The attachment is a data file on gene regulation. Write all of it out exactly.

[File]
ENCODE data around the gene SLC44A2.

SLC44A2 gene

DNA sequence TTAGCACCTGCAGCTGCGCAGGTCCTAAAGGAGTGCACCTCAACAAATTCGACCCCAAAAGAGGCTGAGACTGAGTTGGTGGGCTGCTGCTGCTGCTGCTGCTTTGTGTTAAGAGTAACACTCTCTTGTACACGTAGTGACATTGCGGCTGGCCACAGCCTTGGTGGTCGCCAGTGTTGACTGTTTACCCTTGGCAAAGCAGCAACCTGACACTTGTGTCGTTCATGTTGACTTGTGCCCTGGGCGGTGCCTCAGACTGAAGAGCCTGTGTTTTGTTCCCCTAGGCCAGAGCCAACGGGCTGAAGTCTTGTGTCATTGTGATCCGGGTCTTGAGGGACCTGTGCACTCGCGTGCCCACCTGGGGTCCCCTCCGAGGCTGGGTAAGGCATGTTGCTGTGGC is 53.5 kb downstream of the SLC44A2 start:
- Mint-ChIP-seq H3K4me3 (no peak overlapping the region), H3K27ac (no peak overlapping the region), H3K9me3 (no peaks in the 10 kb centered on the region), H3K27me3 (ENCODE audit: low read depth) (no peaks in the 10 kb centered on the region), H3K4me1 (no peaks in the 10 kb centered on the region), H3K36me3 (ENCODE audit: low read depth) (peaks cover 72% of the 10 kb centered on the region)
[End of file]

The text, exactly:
ENCODE data around the gene SLC44A2.

SLC44A2 gene

DNA sequence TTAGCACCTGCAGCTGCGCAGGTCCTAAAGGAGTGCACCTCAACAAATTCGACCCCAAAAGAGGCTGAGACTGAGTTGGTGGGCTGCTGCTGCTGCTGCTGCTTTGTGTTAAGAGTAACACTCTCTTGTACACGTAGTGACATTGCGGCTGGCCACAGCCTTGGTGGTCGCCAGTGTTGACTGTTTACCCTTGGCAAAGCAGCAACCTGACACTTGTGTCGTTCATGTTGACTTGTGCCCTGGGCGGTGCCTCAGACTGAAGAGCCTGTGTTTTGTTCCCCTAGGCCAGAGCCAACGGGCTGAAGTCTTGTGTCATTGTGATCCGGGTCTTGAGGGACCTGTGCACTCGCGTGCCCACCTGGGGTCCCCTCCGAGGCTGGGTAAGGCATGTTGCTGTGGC is 53.5 kb downstream of the SLC44A2 start:
- Mint-ChIP-seq H3K4me3 (no peak overlapping the region), H3K27ac (no peak overlapping the region), H3K9me3 (no peaks in the 10 kb centered on the region), H3K27me3 (ENCODE audit: low read depth) (no peaks in the 10 kb centered on the region), H3K4me1 (no peaks in the 10 kb centered on the region), H3K36me3 (ENCODE audit: low read depth) (peaks cover 72% of the 10 kb centered on the region)